According to cultural relativism culture marks the border of understanding. One consequence of this assumption is the fight against cultural mistakes of European science. More exactly spoken, cultural relativists suggest that European science is to be cured of cultural mistakes. I think it impossible, and I emphasise that this is the wrong way because cultural relativism shows proof of its misunderstanding science. In this aspect I agree with Otto Neurath, a proponent of the Viennese Circle. There are some ideas of the Viennese Circle I agree to, but until the 1960ies these ideas weren't fully elaborated. Neurath reveals that ideas concerning >pure< science and >pure< philosophy are mistaken. It is a philosophical misconception to claim that it is possible to free the reasoning from cultural convictions and believes. It is a philosophical misconception to assume that true, pure science emerges if all cultural implications are overcome. Within in the border of culture truth won't emerge.

I refuse this view. In my words: No truth if you don't relate scientific results to your own culture. To relate scientific theories to the founding culture is condition to obtain truth. Sure, my view is a type of relativism, but not a kind of relativism that takes away the concept of truth.

In difference to cultural relativism, methodological relativism offers insight into the structure of science. Methodological relativists fight the assumption that science describes the world, that scientific theories refer to a world with stable structure, that the word's structure must be revealed by description of events, and applying improved methods and theories it becomes more and more possible to gain the total insight in the structure describing the world exactly. Methodical relativists are opponents of the famous Critical Rationalism due to Sir Karl Popper. Thus it is the merit of methodological relativism to show the failure of the assumption that the world is characterised by a pre-scientific meaningful structure, that science is related to events emerging this structure, and that by revealing these relations understanding of the world is achieved.

And so methodological relativism assumes that scientists should apply different methodologies because since there is not the aim of describing the world correctly, different methodologies offers different and equally good ways of coping with the world. But here rises the necessity of interpretation of the scientific results. If you claim that science is not a description of the world and that scientific theories don't yield a picture of a part of the world, then it will be interesting to know the advantages and disadvantages of a theory, to know its meaning for everyday life, and so on. The importance of a theory is no longer granted by the reference to a true world description. In my view it is necessary to compare scientific results by methods of strangification. I developed Constructive Realism as a science of philosophy that emphasises the importance of interdisciplinary cooperation of scientists, not to gain better scientific results but to gain knowledge. In this interdisciplinary strangification prerequisites of a discipline becomes obvious, but not cultural prerequisites because of the same cultural background of the scientists working together in a strangifying way. Thus interdisciplinary strangification is to be completed by intercultural strangification.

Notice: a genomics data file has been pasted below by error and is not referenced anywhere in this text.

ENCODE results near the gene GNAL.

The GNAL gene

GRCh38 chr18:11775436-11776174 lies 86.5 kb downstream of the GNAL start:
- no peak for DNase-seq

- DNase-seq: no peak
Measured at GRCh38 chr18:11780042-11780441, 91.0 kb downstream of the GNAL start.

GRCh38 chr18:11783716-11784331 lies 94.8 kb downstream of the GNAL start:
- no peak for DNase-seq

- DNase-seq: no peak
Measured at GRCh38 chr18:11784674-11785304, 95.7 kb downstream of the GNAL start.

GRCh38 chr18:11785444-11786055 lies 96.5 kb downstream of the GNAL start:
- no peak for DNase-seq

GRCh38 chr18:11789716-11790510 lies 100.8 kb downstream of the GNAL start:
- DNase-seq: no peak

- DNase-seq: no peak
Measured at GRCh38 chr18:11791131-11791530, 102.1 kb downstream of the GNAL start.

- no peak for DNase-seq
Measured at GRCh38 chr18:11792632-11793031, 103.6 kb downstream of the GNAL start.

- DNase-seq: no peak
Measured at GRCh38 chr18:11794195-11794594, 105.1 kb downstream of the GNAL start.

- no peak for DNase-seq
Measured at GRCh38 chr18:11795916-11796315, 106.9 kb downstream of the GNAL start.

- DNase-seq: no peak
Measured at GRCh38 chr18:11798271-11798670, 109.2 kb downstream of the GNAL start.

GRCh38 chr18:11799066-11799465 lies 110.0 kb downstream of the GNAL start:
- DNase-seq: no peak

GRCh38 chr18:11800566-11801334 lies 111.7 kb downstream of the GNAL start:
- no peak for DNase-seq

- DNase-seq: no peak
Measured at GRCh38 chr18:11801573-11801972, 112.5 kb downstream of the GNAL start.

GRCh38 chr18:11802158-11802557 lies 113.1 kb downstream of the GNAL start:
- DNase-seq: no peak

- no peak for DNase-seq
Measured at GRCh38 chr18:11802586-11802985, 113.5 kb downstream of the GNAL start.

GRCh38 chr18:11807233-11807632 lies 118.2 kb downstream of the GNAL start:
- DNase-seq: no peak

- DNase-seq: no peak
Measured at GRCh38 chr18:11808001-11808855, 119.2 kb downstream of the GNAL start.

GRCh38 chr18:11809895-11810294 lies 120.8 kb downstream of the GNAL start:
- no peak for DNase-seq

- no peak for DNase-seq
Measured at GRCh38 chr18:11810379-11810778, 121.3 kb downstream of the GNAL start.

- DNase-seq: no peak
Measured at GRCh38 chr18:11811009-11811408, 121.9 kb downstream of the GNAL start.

I would like to add: The addition of intercultural strangification became necessary because of the insights that science is embedded in a cultural matrix. To make this matrix conscious I developed the idea of intercultural strangification. But the idea of the conditions of science either disciplinary or cultural is the same and can be traced back to my time as specialist of Wittgenstein's philosophy.


Practical Consequences

Let me tell an anecdote: Some years ago I made a presentation in South Africa, and I was unfolding my view that the concept of unity is an European concept that we should overcome, especially in cultural sciences. In the discussion following my presentation a young man told me that he doesn't agree because of racism that emerges if we give up the thought of unity. I believe that many people feel this fear with my philosophical remarks, but I reassure that my philosophy fights any idea of racism. In contrast I claim: If the idea of unity is upheld, then racism will emerge, because a European idea is transferred to other cultures. Upholding the idea of unity in science or politics means trying to create a global culture that is in its core European. In this way that pretends not to be racist other cultures are destroyed, and people living in faraway countries are urged to think like we Europeans do! Cultural particularities of cultures opposing European values and views will be destroyed under the banner of unity. Sure, this is a humanist idea (one more of the European ideas), but according to my view this is hidden racism.